Strauss, the most playful of stylists, took the word as the title for his 1924 ‘bourgeois comedy with symphonic interludes’, Intermezzo. This thinly-disguised autobiographical portrait of a marriage between a mild-mannered conductor and his highly-strung wife was ostensibly a nod to the comic one-acters that played in the interval of more serious operas in the eighteenth century. Anticipating trouble, Hugo von Hofmannstahl declined to write the libretto and Strauss wrote it himself. Pauline Strauss was not amused.

Elsewhere in the repertoire the i-word, tarnished by its kitchy association with verismo, was carefully softened or airbrushed away. While many people know that ‘The Walk to the Paradise Garden’ comes from Delius’s opera, A Village Romeo and Juliet, it is less well known that it was marked as an intermezzo and only added to the score in 1906. Four years earlier, when the Opéra comique’s stage machinery could not match the scene changes in Pelléas et Mélisande, Debussy extended the orchestral passages in his watery, secretive score with no ambition to recycle them for the concert hall, though several composers arranged them into suites after his death.

Very odd in parts

Look for Debussy, then radically modern, in The Promenade Ticket and the first entry after his name in the index is ‘whether in tune, 45’. The work in question is not identified. “It sounded very odd in parts”, writes Nigel’s friend Harrison, who also heard the Prelude to Lohengrin, Mendelssohn’s Ruy Blas (“a topping tune”) and the Prologue to Pagliacci, sung by “a man who looked rather Welsh”, in the same programme. A Wooster avant la lettre, Harrison nonetheless correctly detects the influence of Wagner on Leoncavallo. His next concert report concludes “Met some friends afterwards and argued about Wagner. (Mem: Ask Bill what the Ring is. Is it a song?)”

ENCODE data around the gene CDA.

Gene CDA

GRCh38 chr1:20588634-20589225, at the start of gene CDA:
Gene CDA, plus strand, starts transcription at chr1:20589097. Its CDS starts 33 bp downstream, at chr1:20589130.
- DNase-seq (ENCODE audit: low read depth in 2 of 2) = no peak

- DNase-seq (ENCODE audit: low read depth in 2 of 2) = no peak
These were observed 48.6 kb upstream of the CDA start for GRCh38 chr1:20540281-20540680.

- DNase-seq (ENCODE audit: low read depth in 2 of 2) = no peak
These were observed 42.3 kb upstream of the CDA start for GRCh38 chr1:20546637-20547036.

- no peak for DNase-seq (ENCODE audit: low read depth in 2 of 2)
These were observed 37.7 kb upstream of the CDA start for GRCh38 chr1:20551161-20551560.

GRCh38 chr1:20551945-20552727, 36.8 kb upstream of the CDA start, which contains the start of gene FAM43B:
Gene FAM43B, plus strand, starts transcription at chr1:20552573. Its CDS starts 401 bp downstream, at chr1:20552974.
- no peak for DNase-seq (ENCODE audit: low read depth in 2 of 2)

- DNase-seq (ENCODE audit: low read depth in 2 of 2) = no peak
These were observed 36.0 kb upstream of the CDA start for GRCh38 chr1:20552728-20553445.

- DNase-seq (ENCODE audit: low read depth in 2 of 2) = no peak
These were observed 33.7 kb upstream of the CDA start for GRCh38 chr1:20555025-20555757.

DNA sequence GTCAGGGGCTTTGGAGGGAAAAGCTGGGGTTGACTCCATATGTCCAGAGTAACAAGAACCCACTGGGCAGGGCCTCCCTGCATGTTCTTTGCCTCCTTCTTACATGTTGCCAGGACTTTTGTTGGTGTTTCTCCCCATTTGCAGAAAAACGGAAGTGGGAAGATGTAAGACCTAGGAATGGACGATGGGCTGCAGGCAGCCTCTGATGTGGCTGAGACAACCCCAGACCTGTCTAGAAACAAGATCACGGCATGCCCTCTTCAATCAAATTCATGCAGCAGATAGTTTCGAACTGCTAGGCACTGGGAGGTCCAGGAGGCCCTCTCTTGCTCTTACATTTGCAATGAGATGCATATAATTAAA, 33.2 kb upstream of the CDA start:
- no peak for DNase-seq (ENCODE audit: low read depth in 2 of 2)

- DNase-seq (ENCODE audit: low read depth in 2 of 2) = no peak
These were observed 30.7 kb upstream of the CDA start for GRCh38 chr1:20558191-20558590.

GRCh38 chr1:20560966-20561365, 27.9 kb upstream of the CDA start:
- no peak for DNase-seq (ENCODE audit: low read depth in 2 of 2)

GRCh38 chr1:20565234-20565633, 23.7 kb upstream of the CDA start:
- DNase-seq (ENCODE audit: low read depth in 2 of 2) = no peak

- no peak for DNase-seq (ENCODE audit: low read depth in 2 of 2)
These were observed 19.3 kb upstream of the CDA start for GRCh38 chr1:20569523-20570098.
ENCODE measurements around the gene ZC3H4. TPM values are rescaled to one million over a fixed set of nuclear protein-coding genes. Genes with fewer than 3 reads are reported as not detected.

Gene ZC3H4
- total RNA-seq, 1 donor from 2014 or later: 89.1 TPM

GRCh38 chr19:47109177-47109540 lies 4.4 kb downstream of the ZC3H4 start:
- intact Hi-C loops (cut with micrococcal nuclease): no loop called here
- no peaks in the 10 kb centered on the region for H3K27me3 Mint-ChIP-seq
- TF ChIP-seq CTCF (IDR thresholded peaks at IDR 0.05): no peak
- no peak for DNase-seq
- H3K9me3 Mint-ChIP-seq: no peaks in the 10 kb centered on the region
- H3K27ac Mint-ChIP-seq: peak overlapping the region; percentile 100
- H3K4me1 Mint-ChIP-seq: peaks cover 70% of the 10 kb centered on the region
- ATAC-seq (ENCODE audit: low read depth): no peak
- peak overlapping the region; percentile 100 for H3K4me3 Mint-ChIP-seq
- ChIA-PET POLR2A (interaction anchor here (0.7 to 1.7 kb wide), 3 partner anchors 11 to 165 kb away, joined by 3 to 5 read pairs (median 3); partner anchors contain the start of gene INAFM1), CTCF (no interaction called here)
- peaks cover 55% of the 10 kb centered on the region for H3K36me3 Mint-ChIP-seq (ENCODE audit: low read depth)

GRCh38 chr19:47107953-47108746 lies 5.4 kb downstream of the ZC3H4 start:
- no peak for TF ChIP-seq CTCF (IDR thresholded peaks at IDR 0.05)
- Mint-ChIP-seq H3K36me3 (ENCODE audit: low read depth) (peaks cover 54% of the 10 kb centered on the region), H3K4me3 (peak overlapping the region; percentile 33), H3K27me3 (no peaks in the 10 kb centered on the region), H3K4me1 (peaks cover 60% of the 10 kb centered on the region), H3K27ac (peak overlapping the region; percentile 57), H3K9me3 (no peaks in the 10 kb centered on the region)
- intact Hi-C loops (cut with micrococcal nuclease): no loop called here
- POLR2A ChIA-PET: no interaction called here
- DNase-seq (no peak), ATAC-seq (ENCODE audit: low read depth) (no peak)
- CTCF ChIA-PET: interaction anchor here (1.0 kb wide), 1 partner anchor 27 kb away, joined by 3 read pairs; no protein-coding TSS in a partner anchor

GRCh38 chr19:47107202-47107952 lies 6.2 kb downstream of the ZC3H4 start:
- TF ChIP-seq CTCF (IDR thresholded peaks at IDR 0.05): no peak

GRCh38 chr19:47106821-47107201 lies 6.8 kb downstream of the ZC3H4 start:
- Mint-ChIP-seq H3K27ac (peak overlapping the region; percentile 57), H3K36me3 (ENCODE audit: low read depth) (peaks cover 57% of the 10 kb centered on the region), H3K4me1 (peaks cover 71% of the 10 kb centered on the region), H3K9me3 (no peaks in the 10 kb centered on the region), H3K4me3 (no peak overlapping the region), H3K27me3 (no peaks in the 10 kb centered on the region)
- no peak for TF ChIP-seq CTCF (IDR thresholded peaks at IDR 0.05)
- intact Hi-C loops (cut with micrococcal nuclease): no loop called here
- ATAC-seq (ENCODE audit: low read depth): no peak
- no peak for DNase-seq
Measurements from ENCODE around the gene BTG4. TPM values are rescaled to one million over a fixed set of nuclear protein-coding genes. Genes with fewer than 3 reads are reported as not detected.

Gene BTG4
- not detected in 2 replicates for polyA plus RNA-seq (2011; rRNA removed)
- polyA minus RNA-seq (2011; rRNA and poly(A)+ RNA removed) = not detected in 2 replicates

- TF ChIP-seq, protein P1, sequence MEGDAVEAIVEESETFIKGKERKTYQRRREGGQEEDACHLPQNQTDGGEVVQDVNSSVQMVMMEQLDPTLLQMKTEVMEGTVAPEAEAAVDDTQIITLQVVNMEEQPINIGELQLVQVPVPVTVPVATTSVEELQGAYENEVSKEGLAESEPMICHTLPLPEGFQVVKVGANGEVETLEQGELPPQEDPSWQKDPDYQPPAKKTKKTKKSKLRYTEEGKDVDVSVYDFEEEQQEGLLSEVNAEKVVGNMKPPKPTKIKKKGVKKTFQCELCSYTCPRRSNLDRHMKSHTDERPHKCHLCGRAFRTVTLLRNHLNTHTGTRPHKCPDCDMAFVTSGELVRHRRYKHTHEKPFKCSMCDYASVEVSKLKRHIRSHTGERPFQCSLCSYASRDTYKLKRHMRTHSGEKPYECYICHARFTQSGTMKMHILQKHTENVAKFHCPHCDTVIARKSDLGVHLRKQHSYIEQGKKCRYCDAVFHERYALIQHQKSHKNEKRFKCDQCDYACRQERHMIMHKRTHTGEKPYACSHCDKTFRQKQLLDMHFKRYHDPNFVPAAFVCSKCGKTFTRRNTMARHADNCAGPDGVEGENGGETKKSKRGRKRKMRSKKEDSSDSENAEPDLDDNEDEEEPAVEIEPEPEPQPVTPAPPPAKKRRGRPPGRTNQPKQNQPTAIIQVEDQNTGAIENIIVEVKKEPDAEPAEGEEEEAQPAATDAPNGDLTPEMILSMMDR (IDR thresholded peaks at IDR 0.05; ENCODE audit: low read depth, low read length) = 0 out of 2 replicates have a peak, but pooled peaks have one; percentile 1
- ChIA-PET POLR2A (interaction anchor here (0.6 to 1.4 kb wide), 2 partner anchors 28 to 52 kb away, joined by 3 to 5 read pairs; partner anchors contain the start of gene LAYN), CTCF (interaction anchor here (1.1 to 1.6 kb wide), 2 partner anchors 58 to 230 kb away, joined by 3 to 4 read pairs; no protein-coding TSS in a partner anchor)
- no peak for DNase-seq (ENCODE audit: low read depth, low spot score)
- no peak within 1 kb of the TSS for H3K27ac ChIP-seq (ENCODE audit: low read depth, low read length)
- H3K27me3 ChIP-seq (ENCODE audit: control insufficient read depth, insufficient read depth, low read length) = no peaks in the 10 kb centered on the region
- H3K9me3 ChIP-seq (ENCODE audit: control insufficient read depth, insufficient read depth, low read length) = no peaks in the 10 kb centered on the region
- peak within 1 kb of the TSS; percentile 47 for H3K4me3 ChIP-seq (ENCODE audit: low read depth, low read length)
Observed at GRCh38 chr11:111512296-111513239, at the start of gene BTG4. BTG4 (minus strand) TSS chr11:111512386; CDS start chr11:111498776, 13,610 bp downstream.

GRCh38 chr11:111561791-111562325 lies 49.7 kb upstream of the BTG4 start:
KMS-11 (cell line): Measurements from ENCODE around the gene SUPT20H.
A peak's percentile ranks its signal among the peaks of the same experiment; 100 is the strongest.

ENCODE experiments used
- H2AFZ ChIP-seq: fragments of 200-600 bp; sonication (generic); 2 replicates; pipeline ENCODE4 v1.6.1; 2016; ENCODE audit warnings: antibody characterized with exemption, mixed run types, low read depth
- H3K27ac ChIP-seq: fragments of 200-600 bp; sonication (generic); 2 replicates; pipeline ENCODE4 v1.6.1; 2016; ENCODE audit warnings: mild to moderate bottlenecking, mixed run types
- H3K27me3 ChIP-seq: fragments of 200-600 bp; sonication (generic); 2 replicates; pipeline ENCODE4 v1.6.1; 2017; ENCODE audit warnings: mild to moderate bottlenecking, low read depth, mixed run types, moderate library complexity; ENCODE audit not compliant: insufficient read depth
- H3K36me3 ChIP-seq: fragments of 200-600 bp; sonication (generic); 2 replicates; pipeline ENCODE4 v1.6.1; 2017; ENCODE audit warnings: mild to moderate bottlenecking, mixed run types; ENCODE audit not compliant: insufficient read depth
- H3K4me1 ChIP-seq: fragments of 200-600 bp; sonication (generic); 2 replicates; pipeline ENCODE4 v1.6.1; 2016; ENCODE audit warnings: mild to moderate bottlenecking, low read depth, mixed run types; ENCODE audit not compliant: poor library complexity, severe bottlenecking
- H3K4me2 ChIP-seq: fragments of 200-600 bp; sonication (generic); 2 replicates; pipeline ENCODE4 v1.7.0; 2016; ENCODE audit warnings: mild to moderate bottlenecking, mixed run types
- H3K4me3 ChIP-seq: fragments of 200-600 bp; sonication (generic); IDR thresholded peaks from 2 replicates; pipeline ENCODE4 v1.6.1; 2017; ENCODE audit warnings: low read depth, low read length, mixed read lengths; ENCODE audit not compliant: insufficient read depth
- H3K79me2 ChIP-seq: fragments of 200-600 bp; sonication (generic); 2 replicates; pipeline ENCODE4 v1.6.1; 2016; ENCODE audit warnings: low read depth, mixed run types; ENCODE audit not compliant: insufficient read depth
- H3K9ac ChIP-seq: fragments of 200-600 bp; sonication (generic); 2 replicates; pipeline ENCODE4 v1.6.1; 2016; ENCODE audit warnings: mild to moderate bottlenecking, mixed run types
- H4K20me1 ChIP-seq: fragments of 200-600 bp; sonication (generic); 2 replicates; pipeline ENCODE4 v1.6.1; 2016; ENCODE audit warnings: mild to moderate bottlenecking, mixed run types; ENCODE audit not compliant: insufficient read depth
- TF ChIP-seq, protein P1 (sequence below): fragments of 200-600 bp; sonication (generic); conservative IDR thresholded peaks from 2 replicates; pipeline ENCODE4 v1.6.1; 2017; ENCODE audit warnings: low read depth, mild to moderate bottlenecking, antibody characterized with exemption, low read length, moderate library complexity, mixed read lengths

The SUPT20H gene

Nigel is more positive than Harrison about Debussy when he hears Prélude à l’après-midi d’un faune later in the season: “It is strange stuff, of course, quite unlike anything else; but so is most good music. It is dreamy, but definite; odd, but beautiful; delicate, but strong; it arrests the attention while seeming to allow it to wander at will.” Some cross-checking with the Proms archive reveals that Uncle George’s ticket must have been for the 1912 season, and that this was the London premiere of a work not quite six months old. Debussy was still alive, as were Leoncavallo, Mascagni, Strauss, Delius and Puccini. All would outlive Arthur Hugh Sidgwick.

An imagined reunion

It is sad to think how much more music Sidgwick would have heard and commented upon, in his own voice or in the invented voices of his characters, had he survived WWI, returned to his position at the Board of Education and continued writing about the British middle classes and their sometimes bemused love of music. Had he survived the war that followed and lived to his early 60s, with concert-going nieces and nephews of his own, he might even have attended the premiere of Peter Grimes between VE Day and VJ Day.

In Peter Grimes we have a set of orchestral interludes that stand proud as a quartet in their concert hall formation, and that mirror the traditional function of the intermezzo in evoking changing time and temperature in the theatre. They describe a seascape as dominant in the hard lives of the characters of Britten’s characters as the Sicilian landscape is in the hard lives of Mascagni’s characters. Here, too, is the classic verismo contrast between religious celebration (the bright bells of ‘Sunday Morning’) and a double murder, or manslaughter, and suicide.

It is pleasing to imagine a reunion of the promenaders at Sadler’s Wells in June 1945 and intriguing to wonder what their impressions would have been. Harrison would have been vexed by the moral ambiguity of Peter Grimes. Rhoda, by now long married to Gilbert, would have found it a trifle tiring and the choral accusations quite alarming. Henry, who preferred “to hear nice tunes with none of your beastly intellectualism”, would have composed an angry letter to The Times. Nigel, aka Sidgwick, I suspect, would have loved it, as he did everything strange and new.